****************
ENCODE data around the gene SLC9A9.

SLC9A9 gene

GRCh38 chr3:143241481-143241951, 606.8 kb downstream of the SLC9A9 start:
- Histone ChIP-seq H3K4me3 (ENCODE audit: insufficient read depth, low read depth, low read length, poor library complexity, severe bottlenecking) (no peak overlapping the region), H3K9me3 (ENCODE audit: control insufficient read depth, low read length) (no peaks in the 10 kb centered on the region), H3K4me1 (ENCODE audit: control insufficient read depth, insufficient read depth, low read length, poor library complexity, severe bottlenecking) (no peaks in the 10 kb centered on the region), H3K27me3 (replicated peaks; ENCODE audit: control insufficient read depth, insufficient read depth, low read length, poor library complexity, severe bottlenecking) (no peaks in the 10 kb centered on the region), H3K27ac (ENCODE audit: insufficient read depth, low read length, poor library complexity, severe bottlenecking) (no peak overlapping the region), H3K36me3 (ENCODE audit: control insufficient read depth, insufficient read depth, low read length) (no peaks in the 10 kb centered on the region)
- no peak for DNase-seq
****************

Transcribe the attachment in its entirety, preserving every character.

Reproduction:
ENCODE data around the gene SLC9A9.

SLC9A9 gene

GRCh38 chr3:143241481-143241951, 606.8 kb downstream of the SLC9A9 start:
- Histone ChIP-seq H3K4me3 (ENCODE audit: insufficient read depth, low read depth, low read length, poor library complexity, severe bottlenecking) (no peak overlapping the region), H3K9me3 (ENCODE audit: control insufficient read depth, low read length) (no peaks in the 10 kb centered on the region), H3K4me1 (ENCODE audit: control insufficient read depth, insufficient read depth, low read length, poor library complexity, severe bottlenecking) (no peaks in the 10 kb centered on the region), H3K27me3 (replicated peaks; ENCODE audit: control insufficient read depth, insufficient read depth, low read length, poor library complexity, severe bottlenecking) (no peaks in the 10 kb centered on the region), H3K27ac (ENCODE audit: insufficient read depth, low read length, poor library complexity, severe bottlenecking) (no peak overlapping the region), H3K36me3 (ENCODE audit: control insufficient read depth, insufficient read depth, low read length) (no peaks in the 10 kb centered on the region)
- no peak for DNase-seq